Japan Museum SieboldHuis: A Bridge Between Japan and the Netherlands

Japan Museum SieboldHuis in Leiden, the Netherlands, showcases the deep cultural connection between Japan and the Netherlands, built over centuries of trade and exchange. Kris Schiermeier, the museum’s general director, discusses the history of the museum, its role in promoting cultural exchange.

Bridges: Can you tell us about the history of Japan Museum SieboldHuis and its mission?

Schiermeier: To further express the long and historically unique ties between the Netherlands and Japan, in 1999 the SieboldHuis Foundation was established. The aim of this foundation was to reopen the SieboldHuis as a museum to house the collection that Siebold himself had once exhibited here. Franz Philipp von Siebold (1796-1866) lived in this house and displayed his collection of Japanese objects and artifacts to a captivated public. More than 150 years later, in 2005 this building became Japan Museum SieboldHuis.

In addition to the permanent collection, there are temporary exhibitions throughout the year on a wide range of subjects. Japan Museum SieboldHuis is a place where you can learn about the Japan of the past and the present.

Japan Museum SieboldHuis has a reputation for showcasing unique and diverse exhibitions on Japanese culture. Can you give us a sneak peek into any upcoming exhibitions or events?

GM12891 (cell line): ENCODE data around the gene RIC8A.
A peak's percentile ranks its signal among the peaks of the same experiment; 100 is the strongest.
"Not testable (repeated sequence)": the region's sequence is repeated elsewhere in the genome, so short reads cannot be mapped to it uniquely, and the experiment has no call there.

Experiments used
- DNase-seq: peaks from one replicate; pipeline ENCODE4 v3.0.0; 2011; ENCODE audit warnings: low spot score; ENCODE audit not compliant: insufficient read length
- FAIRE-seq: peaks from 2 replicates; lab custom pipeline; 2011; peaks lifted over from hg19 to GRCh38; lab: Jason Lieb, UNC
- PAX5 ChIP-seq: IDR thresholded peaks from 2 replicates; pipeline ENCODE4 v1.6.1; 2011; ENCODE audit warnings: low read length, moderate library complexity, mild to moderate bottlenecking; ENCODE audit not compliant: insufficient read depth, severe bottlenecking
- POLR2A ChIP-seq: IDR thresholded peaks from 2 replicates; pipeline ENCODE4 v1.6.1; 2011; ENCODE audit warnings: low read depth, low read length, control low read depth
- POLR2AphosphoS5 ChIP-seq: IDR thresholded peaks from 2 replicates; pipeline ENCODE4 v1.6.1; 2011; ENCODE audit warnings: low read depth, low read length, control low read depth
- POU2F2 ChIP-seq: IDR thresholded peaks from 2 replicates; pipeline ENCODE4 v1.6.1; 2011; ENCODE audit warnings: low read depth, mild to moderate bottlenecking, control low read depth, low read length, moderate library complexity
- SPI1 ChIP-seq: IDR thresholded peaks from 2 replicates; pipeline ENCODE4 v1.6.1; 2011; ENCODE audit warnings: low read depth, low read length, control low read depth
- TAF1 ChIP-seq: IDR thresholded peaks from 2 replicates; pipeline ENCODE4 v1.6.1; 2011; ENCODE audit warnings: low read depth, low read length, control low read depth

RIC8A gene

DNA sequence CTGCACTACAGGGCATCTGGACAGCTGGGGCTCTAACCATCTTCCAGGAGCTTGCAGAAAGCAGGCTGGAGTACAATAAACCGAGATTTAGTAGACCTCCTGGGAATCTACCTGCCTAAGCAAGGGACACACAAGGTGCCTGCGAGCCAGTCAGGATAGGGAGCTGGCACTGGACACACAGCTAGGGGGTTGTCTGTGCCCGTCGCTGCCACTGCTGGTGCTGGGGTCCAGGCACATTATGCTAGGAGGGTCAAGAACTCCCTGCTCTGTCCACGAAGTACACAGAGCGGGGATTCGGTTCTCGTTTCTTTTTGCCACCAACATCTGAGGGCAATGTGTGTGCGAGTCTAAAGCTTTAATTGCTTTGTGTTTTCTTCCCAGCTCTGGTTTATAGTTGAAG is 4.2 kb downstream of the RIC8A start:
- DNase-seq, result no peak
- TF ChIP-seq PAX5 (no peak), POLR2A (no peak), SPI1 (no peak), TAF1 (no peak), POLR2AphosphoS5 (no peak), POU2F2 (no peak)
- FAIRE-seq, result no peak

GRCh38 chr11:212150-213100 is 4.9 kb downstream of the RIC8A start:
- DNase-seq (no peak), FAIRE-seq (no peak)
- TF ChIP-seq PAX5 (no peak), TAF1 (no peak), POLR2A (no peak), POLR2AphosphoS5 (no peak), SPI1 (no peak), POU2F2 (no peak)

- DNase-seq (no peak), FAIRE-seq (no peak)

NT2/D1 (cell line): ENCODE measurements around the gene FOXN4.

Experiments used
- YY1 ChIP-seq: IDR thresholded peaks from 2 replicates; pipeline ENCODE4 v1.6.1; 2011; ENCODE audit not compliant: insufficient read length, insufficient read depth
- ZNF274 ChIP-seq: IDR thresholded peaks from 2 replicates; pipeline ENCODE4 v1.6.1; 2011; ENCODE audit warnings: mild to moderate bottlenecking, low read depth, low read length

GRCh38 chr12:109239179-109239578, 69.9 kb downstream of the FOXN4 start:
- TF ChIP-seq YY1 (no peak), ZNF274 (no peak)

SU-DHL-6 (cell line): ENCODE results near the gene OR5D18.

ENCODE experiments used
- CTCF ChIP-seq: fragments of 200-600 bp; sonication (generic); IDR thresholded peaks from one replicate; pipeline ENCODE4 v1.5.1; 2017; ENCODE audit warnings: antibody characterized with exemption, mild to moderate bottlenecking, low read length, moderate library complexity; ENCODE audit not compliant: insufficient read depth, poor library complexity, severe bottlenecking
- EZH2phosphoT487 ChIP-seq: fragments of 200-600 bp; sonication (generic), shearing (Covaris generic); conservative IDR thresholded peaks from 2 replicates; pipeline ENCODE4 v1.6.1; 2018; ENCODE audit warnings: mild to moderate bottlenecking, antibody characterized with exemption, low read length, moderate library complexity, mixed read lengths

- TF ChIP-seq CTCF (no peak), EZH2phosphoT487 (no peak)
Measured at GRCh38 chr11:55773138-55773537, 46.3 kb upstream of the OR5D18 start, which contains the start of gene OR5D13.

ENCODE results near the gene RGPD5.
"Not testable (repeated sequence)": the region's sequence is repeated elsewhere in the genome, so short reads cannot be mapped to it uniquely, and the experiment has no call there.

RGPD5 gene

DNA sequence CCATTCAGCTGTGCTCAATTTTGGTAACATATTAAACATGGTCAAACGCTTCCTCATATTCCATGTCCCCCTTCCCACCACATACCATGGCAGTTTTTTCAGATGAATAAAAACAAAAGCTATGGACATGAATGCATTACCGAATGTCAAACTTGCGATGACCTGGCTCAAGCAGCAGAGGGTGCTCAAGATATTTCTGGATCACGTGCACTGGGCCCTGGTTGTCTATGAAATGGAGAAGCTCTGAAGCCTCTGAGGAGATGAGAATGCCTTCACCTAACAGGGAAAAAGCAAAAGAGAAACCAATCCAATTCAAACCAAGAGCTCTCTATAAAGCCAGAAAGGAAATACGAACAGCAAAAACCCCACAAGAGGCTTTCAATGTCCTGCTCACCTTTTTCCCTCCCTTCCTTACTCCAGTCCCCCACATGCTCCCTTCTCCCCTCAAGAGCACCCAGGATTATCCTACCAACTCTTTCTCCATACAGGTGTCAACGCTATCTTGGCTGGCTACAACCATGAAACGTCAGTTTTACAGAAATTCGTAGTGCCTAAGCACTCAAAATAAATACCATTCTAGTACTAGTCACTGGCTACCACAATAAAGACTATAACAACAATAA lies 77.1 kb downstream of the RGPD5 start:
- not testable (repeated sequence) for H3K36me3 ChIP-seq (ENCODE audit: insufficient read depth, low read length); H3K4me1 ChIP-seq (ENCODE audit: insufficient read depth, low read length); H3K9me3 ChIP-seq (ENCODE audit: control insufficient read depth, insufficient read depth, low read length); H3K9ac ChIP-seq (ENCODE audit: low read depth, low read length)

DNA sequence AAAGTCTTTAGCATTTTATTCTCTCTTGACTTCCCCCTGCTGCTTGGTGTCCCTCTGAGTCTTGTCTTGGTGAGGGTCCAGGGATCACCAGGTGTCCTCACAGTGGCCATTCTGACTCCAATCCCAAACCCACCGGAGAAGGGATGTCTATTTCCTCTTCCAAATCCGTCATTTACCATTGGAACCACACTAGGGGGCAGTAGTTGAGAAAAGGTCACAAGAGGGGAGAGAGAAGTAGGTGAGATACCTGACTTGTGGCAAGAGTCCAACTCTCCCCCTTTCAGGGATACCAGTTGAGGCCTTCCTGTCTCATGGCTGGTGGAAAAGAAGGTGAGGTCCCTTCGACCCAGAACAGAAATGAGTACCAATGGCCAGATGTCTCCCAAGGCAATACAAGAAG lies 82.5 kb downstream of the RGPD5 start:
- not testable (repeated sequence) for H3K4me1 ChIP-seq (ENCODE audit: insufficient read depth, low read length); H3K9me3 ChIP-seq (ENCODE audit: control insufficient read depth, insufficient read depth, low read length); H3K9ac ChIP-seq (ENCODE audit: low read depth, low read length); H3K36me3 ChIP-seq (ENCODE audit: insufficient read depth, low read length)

Japan Museum SieboldHuis exhibits a vast array of objects painstakingly collected by Philipp Franz von Siebold during his stay in Japan (1823-1829). They are yours to discover in the stately Dutch residence that once was his home. It was here that he first displayed his treasures brought back from his beloved Japan. An impressive collection of Japanese prints, lacquerware, ceramics, fossils, herbaria, stuffed animals, coins, textiles, maps, and hundreds of other treasures.

Recently, the exhibition titled “The Riddles of Ukiyo-e: Women and Men in Japanese Prints, 1765-1865” was on display. The works were exhibited until April 23, 2023, earlier this year.

The exhibition “Japanese Fables by the Miedema Brothers” opens on 4 May through to 27 August 2023. Exclusively for Japan Museum SieboldHuis, the Miedema brothers’ journey to the world of Japanese fables and fairy tales to bring both famous and lesser-known Japanese stories to life.  Over 90 drawings were created to illustrate the sharp contrast between the tender imagery and the horrific stories. The dream-like scenes are guaranteed to arouse the fantasy in this intuitive exhibition.

The exhibition “Japan on a glass plate. 19th century photographs from the Kurokawa collection” will be exhibited from 8 September to 3 March 2024.

Over 140 coloured photos, supplemented with Japanese prints and books illustrate Japan at the end of the 19th century. The focus in this exhibition is on the introduction to photography in Japan, the historic narrative of the opening of Japan’s borders, the class society and the position of women, men and foreigners in Japan.  Tourist spots, temples, tea houses and street life will be examined closely giving insight into the customs and manners of Japan’s Meiji period. The works of Felice Beato, Baron Raimund von Stillfried, Aldolfo Farsari, Kusakabe Kimbei, Ueno Hikoma and Shimooka Renjō will also be in display.